• Average Millennial income: $36,000
  • 1BR Rent: $27,000 per year, or 75% of annual average income (37.5% for dual-income couples)
  • Average sold price in Toronto: $852,000
  • Downpayment required: 5% of $500K, 10% of $352k, or $60,000.

Forget buying a house; the average Millennial in Toronto can barely afford rent.

If you were the average Millennial in any large North American city (which is where most of the jobs are), would Farha’s message about private equity funds and Black Rock making enormous profits on housing resonate with you? I know it would with me, and I understand economics. It might still be, “Screw them! I can’t find a place to live.”

Since Millennials are the future consumer, it also means that they are the future voter. How do you imagine they’ll be voting in the years to come when the issue of housing, housing regulation, or for that matter, defining housing as a human right and taking “The Shift” as Farha advocates, comes to the forefront? Especially when the intelligentsia in universities, the media, policy think tanks, and governments all agree that housing is a human right, and not a way to make money?

Meanwhile, in REALTOR World…

In the past week or so, I’ve been inundated on Facebook and elsewhere with a peculiar meme.

Might I suggest that this particular meme is coming at an interesting time, historically and politically speaking?

If the intelligentsia has turned against the bankers and private equity funds making enormous profits off of a “social good” or a “human right” like housing, how do you imagine that REALTORS with their commission checks are going to fare?

So here’s the $64 billion question: What has been the industry’s response to date?

Are we ready for the political firestorm that is just over the horizon?

I’m going to suggest that we’re not. Maybe that’s fine, because who cares what some radical leftist NGO activist says on TEDxQueensU, right? Who cares about some fringe radical socialist movement, right? So some college professor wants government to build wonderful net-zero emissions social housing because it has lots of money; aren’t all academics living in fantasy land? Maybe the kids will all grow up, realize that the world owes them nothing, and get on with it.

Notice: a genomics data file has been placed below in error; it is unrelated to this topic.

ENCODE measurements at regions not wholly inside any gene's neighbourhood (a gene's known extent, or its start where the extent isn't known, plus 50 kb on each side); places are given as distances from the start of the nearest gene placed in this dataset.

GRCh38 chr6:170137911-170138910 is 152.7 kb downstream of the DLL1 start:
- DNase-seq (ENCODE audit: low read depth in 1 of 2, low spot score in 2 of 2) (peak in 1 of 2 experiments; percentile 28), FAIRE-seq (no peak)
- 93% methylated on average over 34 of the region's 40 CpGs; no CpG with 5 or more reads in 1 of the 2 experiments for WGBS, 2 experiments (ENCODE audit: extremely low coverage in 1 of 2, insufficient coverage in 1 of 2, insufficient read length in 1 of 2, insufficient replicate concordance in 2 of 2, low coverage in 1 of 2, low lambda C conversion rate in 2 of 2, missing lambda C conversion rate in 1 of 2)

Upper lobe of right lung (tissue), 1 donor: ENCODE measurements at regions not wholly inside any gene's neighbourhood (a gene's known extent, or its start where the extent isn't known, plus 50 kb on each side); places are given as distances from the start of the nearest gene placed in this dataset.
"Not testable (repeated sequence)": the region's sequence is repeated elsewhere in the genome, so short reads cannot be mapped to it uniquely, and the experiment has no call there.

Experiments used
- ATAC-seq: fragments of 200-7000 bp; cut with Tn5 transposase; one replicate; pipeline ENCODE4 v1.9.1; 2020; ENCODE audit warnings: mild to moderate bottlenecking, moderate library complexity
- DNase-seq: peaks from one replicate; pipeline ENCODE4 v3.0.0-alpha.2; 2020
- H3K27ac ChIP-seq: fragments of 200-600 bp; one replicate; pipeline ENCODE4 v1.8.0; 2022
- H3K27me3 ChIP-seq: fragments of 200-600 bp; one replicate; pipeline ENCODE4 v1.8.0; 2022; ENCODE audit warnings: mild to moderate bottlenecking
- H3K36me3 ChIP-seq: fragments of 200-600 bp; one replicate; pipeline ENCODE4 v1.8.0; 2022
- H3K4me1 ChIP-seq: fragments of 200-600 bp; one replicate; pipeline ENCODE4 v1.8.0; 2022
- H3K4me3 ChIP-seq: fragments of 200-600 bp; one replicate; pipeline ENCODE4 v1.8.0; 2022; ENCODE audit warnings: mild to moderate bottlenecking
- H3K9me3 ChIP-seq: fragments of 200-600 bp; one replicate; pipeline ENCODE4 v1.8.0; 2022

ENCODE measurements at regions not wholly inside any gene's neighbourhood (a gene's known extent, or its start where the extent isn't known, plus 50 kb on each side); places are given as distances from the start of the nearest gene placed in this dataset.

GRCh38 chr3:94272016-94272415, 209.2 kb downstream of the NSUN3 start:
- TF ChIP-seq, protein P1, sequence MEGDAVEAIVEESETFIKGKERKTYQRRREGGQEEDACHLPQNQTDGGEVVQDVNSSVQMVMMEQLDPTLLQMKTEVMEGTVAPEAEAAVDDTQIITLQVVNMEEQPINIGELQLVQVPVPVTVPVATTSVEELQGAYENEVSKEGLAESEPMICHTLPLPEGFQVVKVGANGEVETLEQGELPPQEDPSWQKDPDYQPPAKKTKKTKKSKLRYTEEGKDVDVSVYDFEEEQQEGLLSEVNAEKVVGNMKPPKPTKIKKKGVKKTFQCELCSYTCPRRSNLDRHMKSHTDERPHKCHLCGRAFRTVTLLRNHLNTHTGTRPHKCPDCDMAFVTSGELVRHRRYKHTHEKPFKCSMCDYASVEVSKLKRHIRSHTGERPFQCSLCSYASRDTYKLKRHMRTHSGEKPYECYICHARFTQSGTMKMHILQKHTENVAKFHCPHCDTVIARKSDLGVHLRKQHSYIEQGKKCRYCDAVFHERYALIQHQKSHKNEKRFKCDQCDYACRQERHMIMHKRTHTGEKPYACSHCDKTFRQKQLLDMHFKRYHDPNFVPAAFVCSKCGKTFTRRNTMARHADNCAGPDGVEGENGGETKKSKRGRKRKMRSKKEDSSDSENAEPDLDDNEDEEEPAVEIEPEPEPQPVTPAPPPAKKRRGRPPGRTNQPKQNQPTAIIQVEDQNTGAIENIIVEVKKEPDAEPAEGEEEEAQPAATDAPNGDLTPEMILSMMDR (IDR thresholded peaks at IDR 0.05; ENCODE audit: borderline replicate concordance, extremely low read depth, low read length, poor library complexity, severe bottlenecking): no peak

Or, maybe they just vote in politicians who will declare housing a human right, and not something to make money on.

Like I said, this is a Big Think piece. But that doesn’t mean it’s an entirely theoretical piece. If this political conflict is coming ten years from now, might I suggest that maybe we start preparing now, perhaps with wider education of the public on what drives housing cost, what construction costs are, what maintenance of rental properties is like, why profits matter (because private equity funds get their money from somewhere, usually bigger funds like… pension funds that pay for retirement of teachers and fire fighters… and radical leftist college professors…), etc. etc.? Maybe instead of spending tens of millions on a REALTOR brand that is meaningless (because everyone has it) NAR could spend it on counter-programming the youth on why housing is not immune from supply and demand? Maybe instead of focusing our advocacy efforts only on politicians, we focus some of that on the future voters who will be putting said politicians into office?

And maybe, as I’ve said in that previous post, it’s time that REALTORs really turn their attention to the problems of Millennials today, so that we’re not all seen as handmaidens of bankers and private equity robber barons ten years from now.

Just a thought. A sunny thought for what I hope will be a sunny weekend for everyone. Your thoughts are, of course, welcome as always.


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Rob Hahn

Managing Partner of 7DS Associates, and the grand poobah of this here blog. Once called "a revolutionary in a really nice suit", people often wonder what I do for a living because I have the temerity to not talk about my clients and my work for clients. Suffice to say that I do strategy work for some of the largest organizations and companies in real estate, as well as some of the smallest startups and agent teams, but usually only on projects that interest me with big implications for reforming this wonderful, crazy, lovable yet frustrating real estate industry of ours.